Editor’s note • This article discusses suicide. If you or people you know are at risk of self-harm, the National Suicide Prevention Lifeline provides 24-hour support at 1-800-273-8255.
“There’s no place in this world for bullying.”
Every kid in Utah should listen to — and really hear — what the NBA star said after Monday night’s Jazz win over the Houston Rockets. Every kid in the country, every kid on the planet. Every parent, too.
Those kids and adults might absolutely adhere to his words — if Mitchell could stand directly in front of every one of them and issue the message, face to face.
He would if he could.
Sometimes this existence is too, too cruel.
But it doesn’t have to be like that.
Not when it comes to the way children treat each other, the way parents insist that they treat each other.
Mitchell mentioned two Utah families who had suffered unimaginable losses in recent days, when their young children — Drayke Hardman and Izzy Tichenor — died by suicide in separate tragedies, having suffered the buffetings of torment coming from classmates.
They were bullied.
Those tragedies struck the hearts of family members in terrible ways, and they blew straight into and through entire communities around here, causing many, both the young and the old, to not just plumb the depths of despair, but also to examine an issue that is far too common all around us.
An issue that needs examination.
That was Mitchell’s message on Monday night, a night during which he and Rudy Gobert received their All-Star rings from Drayke’s and Izzy’s families.
Those players have combined to speak out about and/or send donations to the families doing the suffering.
Good on them.
Good on everyone who has either reached out to give support or more fervently concentrate on emphasizing the need to end the bullying. It must end. Has to.
Mitchell said he was using his platform as an NBA player, one kids of all ages adore, in order to address and eradicate the bullying.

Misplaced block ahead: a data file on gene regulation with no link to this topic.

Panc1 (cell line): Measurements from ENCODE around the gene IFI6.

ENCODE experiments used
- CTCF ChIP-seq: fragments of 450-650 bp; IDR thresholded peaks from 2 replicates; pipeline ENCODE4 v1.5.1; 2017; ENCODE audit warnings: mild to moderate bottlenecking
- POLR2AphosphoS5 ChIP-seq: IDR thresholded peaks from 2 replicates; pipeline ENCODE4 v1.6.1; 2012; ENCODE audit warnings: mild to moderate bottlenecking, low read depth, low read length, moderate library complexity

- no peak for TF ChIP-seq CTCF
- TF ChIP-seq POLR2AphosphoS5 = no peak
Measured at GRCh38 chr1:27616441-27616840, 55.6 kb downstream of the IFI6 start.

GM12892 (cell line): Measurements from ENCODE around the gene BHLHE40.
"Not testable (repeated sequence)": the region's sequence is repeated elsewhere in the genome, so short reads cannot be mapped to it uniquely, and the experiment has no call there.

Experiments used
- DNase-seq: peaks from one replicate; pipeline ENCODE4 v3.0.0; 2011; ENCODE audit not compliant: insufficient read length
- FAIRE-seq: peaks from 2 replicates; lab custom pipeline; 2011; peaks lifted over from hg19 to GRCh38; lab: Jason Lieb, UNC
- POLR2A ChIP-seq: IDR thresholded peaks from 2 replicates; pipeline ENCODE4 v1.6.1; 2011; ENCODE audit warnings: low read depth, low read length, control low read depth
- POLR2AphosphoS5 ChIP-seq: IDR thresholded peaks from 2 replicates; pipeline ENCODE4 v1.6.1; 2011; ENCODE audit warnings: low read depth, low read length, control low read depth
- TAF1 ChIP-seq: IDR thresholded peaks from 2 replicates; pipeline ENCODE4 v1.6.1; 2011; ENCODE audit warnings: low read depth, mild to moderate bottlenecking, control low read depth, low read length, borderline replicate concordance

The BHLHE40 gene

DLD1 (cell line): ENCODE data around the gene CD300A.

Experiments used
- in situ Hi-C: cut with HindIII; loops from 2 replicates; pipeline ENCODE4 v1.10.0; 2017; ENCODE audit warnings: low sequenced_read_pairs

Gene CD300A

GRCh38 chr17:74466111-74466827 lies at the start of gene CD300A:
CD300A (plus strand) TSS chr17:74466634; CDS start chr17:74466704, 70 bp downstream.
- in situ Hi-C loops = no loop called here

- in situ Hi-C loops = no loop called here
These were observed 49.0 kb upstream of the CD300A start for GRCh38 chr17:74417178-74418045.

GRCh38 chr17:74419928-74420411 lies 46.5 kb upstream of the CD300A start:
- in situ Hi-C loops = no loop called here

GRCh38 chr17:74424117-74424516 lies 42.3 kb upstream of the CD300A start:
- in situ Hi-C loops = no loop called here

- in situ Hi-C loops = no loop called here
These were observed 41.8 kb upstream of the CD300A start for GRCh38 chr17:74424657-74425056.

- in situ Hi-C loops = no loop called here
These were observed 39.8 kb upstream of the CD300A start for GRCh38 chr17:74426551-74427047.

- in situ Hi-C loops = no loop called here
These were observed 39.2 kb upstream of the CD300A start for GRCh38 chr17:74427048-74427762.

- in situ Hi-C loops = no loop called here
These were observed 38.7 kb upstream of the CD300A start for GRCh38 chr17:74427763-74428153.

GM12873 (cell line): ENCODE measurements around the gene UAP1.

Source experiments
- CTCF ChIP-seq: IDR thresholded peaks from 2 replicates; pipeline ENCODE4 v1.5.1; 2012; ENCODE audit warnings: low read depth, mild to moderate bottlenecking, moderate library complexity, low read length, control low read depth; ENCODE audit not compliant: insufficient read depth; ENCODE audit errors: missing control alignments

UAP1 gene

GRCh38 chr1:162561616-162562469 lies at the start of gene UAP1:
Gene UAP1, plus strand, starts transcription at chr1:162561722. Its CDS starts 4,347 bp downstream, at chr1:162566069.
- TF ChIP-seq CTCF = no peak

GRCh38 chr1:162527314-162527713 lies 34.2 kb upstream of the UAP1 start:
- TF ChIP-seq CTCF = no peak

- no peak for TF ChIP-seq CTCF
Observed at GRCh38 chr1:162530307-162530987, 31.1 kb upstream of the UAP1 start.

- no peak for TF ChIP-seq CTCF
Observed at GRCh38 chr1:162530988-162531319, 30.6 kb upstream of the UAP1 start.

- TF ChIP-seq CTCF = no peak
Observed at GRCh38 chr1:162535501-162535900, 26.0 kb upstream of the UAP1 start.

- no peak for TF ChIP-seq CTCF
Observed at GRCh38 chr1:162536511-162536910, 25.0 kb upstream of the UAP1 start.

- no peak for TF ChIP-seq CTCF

If you’re a youngster, hear what the man is saying. If you’re a parent with kids, do everything possible to extend the message to those under your wing.
Izzy’s and Drayke’s stories make everyone’s head and heart hurt.
How can this happen to such sweet, beautiful children? Children who have so much of life to look forward to, so many things to experience and to achieve.
It makes you sad. It makes you mad. It stirs pity. It stirs pain.
Drayke, all of 12 years old, was a huge Jazz fan. Now, he’s gone.
Sweet Izzy was 10. Gone, too.
This has to stop. We must make it stop.
Mitchell and Gobert are speaking with actions and words. Everyone within earshot needs not only to hear what they are saying, but to amplify it — straight into the consciousness of every kid, every classmate in Utah, and beyond.
The cruelty can end. The suffering can end. The mourning can end.
Not for those who care for and about Izzy and Drayke — that hurt will go on forever — but, rather, for other kids who are victims-in-waiting, victims-in-the-making.
Let’s eliminate the making and extinguish the waiting.
These kids should be playing and laughing and singing and dancing and learning and goofing around and … living. They should be cheering for Mitchell and Gobert, not having Gobert and Mitchell grieving over them.
All anyone can do now is remember Drayke and Izzy with fondness, as they laugh and play and sing and dance in the Great Beyond, or wherever youngsters go when they pass, and urge the children who are left behind to treat each other with respect and kindness, whether they look the same or look different, whether they are popular or unpopular, whether they fit in or fit out.
Everyone listen to — and hear — Donovan Mitchell.
Bullying has broken too many hearts, exacted too many tears. The community has cried enough.